Respect | Lior Ben-Hur

Irie Magazine - September 2015 - Lior Ben-Hur

Lior Ben-Hur

Meet Lior Ben-Hur. With their positive message, uplifting melodies and unique and refreshing approach to Reggae, this San Francisco based band represents a new generation of Reggae and World music.

Born in Jerusalem, Israel with Greek and Iraqi roots, Lior Ben-Hur has traveled to over a dozen countries where he spent time learning, performing and sharing experiences with musicians and artists around the globe.

For the last ten years, Lior made his home base in San Francisco, CA. In 2011 he formed this band, which in 2012 released an eclectic World music album under the name Sol Tevél. The album sheds new light with contemporary interpretations on old Jewish texts, ideals and mysticism.

Along with his 7-piece band, Lior Ben-Hur continues to focus on his passion for Reggae music, which has been a key inspiration on his musical creativity and spirituality. Collaborating with leading artists such as Jah Levi and Marcus Urani of Groundation, the band completed their self-tiled EP and is currently recording a full-length album that will reveal their deep passion for Reggae and demonstrate their ability to perform high-energy roots music.

2015 has been a good year for Lior Ben-Hur. The band has opened for well known reggae acts like Groundation and Black Uhuru. They’ve also performed at festivals like Reggae On the River, sharing the stage with Stephen ‘Ragga’ Marley, Tarrus Riley and Alerta Kamarada to name a few.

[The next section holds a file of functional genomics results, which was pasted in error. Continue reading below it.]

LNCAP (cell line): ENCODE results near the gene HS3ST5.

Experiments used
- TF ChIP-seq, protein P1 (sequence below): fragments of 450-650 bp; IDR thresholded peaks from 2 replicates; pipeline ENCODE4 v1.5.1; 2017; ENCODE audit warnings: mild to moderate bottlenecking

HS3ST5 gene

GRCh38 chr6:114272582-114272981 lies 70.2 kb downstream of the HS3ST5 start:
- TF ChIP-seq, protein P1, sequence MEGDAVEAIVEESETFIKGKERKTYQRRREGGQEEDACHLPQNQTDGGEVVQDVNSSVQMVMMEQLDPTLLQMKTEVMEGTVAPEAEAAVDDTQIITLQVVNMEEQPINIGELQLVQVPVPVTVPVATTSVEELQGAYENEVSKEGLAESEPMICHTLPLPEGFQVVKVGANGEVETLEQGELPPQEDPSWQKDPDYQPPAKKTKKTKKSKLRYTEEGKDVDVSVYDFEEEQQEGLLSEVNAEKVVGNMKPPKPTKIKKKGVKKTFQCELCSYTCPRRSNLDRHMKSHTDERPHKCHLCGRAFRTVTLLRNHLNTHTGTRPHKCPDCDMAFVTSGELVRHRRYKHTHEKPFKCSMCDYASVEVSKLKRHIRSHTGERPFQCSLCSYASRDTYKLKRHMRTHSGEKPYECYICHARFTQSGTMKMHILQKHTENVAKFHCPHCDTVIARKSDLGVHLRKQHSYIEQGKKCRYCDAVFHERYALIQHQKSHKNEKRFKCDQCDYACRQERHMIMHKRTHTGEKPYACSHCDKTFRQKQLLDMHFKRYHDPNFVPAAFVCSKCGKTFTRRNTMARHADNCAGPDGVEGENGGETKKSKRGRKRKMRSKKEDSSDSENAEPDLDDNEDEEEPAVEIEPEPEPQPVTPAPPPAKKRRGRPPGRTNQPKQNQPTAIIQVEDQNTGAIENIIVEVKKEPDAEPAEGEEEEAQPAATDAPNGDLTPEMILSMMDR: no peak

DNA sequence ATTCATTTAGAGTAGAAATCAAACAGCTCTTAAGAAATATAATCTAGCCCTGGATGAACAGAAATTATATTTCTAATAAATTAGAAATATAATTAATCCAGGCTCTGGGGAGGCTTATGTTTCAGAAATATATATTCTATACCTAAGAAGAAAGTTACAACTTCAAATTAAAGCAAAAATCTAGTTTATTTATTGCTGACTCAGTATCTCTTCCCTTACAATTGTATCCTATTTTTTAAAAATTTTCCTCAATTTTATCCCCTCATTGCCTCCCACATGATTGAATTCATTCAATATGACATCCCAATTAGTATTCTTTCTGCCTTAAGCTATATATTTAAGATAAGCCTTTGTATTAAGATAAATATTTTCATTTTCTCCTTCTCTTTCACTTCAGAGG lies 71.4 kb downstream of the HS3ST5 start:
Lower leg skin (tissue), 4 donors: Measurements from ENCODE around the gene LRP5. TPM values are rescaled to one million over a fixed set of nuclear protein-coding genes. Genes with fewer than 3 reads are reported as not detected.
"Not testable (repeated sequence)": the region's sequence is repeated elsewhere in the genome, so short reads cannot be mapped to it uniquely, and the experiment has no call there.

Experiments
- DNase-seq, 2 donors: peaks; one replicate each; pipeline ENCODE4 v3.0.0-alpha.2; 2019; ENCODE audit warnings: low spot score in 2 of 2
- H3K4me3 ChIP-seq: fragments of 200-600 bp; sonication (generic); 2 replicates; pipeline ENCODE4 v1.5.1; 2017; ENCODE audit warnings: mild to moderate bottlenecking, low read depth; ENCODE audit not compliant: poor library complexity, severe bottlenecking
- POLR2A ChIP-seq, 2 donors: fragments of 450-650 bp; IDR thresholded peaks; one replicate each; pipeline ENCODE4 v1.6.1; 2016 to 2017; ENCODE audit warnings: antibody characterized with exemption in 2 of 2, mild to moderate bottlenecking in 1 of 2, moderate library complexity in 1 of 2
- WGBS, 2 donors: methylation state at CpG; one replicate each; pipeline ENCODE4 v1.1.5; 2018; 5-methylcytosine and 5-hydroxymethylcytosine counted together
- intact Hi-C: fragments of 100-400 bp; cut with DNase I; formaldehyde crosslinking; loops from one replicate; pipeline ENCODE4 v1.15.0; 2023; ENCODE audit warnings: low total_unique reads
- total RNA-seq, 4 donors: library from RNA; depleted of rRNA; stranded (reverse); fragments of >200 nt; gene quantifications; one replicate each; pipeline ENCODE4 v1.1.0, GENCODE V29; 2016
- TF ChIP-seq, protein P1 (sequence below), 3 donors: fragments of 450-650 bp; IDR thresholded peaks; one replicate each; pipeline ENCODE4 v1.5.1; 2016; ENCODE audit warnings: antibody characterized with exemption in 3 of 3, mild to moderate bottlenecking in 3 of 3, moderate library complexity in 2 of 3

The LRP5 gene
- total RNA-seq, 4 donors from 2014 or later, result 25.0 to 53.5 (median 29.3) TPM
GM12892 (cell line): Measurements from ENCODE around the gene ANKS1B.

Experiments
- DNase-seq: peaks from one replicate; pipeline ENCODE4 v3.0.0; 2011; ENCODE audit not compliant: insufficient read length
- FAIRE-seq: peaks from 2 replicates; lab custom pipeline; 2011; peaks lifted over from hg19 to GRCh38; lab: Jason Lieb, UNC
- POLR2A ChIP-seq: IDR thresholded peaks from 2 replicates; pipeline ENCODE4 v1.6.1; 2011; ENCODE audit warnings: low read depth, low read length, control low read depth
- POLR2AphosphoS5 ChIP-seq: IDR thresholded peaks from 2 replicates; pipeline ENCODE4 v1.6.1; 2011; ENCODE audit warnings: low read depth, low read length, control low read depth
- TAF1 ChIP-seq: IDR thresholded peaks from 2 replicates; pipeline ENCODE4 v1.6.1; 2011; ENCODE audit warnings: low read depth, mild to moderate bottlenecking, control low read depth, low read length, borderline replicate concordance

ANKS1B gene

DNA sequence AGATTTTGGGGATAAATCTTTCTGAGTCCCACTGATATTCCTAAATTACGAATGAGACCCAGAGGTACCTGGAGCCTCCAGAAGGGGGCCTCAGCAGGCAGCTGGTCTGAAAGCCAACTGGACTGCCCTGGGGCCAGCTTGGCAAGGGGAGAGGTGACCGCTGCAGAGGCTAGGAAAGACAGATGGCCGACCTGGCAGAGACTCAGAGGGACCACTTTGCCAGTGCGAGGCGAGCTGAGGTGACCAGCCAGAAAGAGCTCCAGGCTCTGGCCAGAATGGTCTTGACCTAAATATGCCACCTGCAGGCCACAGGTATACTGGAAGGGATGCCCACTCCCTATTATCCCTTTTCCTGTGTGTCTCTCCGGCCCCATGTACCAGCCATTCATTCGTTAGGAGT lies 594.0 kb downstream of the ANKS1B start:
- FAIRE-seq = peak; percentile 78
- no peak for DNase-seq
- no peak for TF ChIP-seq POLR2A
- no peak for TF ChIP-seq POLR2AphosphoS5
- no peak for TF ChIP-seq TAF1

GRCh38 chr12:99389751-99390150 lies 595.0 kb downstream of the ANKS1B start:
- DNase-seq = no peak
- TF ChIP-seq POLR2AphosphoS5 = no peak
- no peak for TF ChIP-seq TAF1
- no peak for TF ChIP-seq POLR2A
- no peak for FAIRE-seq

IRIE magazine recently caught up with Lior Ben-Hur at the ‘OLD JERUSALEM’ in the Mission District of San Francisco, to reason about Reggae and World music.

The Interview

IRIE. When did you first get involved in reggae music?

Lior Ben-Hur: I got into reggae right after I first moved to San Francisco about 11 years ago and it was mainly through Bob Marley. I listen to his songs and was very drawn to this African/Jamaican music with an Old Testament connection. Bob Marley & The Wailers’ music gave me a lot of confidence to be more out there and to sing freely. It really made me connect to places in my heart and helped me be comfortable in front of people singing Reggae music.

IRIE. You are the frontman for the band and you sing and play guitar. When did you learn to play guitar and why did you choose this instrument?

Lior Ben-Hur: I started playing guitar when I was 12 in Jerusalem, Israel. I was inspired by a good friend of mine who played electric guitar. When I heard him play, I felt that this was something that I needed to do so ask my parents to buy me guitar. They were very happy to support me since my mom was also a musician who played the accordion.

IRIE. How did you all meet to form Lior Ben-Hur?

Lior Ben-Hur: I met most of the band members at San Francisco State University where we all attended a World/Jazz program at the music school. We all played in different ensembles at the school including a Persian music ensemble, Cuban music and Jazz. After we graduated, I asked them to join me in this World/Reggae project.